AUSTIN PETERSEN: The 'fight for second place' in the GOP primary can serve a useful purpose

At this point, the Republican primary seems to be nothing but a high-profile battle for second place. With Trump polling so high, skipping debates, and the rest of the field in single digits… the future primaries would seem to be a foregone conclusion. So does the actually primary really matter at this point? I think it does, but more on that in a moment.

As Matthew Continetti of the Free Beacon has pointed out, the GOP primary seems to be playing out much as it did in 2016. Too many Trump alternatives eat into each other’s votes and therefore none of them can consolidate until one John Kasich character stands alone with Trump taking the nomination. History doesn’t repeat but it does rhyme as my fellow Missourian Mark Twain said.

Ron DeSantis is a terrific governor of the state of Florida. But despite his hero status in the GOP, the lackluster campaign he’s running for president doesn’t approach that level of greatness which would have seen him become the credible contender to Trump in the primary that so many Never Trumpers wanted to see. Now those factions of Neocons, left libertarians, the decorum-at-any-cost crowd are bemoaning their choice in DeSantis, thinking they should have backed Nikki Haley instead.

Trump’s greatest flaws in my view aren’t his rejection of the types of free market policies I would prefer, but the fact that the people he surrounds himself with are treacherous or even opposed to the important parts of the MAGA agenda that I do agree with, as with John Bolton’s opposition to dovish foreign policy. It’s for that reason that the fight for second place in the GOP primary is of utmost importance. We need to see and hear from these candidates that Trump might pick for cabinet positions, and letting this primary contest play out without rushing it is good for that reason. 

It may be unlikely that Trump will pick any of the candidates currently running for his VP. Tim Scott could be a possibility as he fits the mold of the tokenism required for modern identity politics voters. I would prefer it were Vivek, as he most aligns with Trump’s mission of taking out the Deep State with his promise to fire 1 million federal employees. That sends a thrill up my leg, at least, but I suspect it’s not people like me Trump needs to worry about winning with his Veep slot.

Yet another thing the debates can do is compensate for a long-running Republican weakness: namely, building a strong bench of up-and-comers for higher office. Vivek fits the bill of someone who might make a good senate candidate one day, and as I wrote in this magazine a few weeks ago, he’s poised to take the mantle of the MAGA movement better than most. He has his flaws but he reflects the intellectualization of MAGA populism that is more focused on policy over personality.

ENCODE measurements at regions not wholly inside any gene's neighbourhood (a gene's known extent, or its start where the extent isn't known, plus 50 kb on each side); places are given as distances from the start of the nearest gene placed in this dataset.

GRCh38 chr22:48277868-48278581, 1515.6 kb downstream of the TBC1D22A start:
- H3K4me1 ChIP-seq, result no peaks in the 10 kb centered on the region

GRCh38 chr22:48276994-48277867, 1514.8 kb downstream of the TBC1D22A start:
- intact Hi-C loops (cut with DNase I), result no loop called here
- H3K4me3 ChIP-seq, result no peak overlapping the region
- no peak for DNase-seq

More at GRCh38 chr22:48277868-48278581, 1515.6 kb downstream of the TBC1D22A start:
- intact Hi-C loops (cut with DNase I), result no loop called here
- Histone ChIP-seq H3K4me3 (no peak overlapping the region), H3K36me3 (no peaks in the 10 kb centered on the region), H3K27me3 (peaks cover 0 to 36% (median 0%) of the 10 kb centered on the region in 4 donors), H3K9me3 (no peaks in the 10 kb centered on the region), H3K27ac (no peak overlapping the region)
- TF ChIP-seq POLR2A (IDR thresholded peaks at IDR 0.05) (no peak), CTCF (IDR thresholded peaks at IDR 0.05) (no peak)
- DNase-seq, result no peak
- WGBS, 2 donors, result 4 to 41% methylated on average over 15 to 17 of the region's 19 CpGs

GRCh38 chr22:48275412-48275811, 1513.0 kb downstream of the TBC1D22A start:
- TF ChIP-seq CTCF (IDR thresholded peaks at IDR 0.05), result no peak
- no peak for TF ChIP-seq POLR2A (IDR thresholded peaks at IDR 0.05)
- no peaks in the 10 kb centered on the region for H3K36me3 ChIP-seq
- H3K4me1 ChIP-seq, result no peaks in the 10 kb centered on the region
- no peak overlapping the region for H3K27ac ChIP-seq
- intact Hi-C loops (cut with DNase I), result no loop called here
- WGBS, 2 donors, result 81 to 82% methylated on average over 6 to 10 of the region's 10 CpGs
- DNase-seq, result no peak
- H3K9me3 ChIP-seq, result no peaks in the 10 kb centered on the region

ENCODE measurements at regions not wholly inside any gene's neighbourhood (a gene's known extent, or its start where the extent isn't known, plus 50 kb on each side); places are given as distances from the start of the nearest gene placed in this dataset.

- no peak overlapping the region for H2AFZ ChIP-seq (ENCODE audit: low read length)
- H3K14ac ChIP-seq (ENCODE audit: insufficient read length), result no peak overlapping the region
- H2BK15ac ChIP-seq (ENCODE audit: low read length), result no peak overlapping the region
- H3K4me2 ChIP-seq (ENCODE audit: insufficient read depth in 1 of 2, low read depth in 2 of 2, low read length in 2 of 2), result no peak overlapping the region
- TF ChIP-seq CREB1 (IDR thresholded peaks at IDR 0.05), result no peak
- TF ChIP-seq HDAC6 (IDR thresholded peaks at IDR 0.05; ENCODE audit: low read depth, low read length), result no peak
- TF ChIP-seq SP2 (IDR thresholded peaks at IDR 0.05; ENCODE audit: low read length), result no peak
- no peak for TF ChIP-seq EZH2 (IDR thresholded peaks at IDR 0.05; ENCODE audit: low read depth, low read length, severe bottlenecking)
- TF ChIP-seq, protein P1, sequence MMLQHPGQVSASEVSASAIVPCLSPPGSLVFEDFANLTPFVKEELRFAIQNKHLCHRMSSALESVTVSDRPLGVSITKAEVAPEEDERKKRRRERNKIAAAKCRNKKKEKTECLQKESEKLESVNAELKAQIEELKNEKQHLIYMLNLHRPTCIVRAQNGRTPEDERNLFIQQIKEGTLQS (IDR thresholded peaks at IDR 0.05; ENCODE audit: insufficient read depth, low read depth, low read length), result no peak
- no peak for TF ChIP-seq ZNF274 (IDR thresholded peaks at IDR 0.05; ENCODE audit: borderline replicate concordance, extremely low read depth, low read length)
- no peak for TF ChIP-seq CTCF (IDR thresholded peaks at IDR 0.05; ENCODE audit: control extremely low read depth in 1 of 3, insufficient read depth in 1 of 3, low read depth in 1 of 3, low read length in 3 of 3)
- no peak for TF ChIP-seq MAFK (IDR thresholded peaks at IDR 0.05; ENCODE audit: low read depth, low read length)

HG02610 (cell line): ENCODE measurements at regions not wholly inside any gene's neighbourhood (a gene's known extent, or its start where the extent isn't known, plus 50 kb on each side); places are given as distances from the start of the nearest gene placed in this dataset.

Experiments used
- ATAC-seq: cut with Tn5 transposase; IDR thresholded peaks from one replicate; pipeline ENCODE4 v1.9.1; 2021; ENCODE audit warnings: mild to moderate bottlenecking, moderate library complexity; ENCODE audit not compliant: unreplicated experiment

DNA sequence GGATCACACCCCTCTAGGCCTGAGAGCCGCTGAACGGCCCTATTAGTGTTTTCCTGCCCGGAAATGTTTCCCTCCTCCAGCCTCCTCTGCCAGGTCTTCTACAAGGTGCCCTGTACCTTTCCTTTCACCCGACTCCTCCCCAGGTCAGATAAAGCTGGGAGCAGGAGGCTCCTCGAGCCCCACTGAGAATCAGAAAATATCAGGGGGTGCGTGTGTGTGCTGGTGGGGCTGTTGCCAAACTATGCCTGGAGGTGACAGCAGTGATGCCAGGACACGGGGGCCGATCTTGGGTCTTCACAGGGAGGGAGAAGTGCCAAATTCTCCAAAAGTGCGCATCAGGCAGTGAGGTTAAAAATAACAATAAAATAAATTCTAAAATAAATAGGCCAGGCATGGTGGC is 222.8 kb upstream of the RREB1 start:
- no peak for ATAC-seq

A friend asked me on my morning Wake Up America talk show essentially if I thought things were better during the Trump years. I answered unequivocally yes, but was surprised by the question as I thought that was fairly obvious to limited government types like ourselves. Cutting regulations, the First Step Act, Right to Try, tax cuts, and lower gas prices were more than enough to get me to pull the lever for Trump in 2020… despite the fact I literally ran against him in 2016. If Ramaswamy becomes his VP I’ve pledged to wear a MAGA hat for the first time ever.

The fight for second place in the GOP primary is the fight to see who will make up a Trump cabinet, and will show us where Trump’s head is at and what lessons he’s learned from 2020, if any. If Ramaswamy or Scott can distinguish themselves through this, we have at least two good candidates as potential for future high office. If DeSantis can get through it without being too humiliated, he may make a good presidential candidate in 2028.

A popular meme that was shared in 2008 featured George W. Bush with the caption, “Miss me yet?” And while no respectable right winger was glad Obama took over, it’s clear the new Republican Party isn’t longing for a return to the Bush years. But even those of us who weren’t the biggest MAGA Trumpers are looking at the cost to fill up our F150s and thinking we’d be more than happy to see Trump beat Joe Biden next year. And there are plenty of enthusiastic Trump supporters who make up the majority of the party who absolutely do miss the guy a lot. For my part, I miss the economy and yes, I even miss the mean tweets. But for those for whom that isn’t enough, seeing the potential leaders who they might be elevating to the cabinet, or vice presidency, if not the presidency itself, might be a source of comfort.

Image: Title: desantis vivek haley


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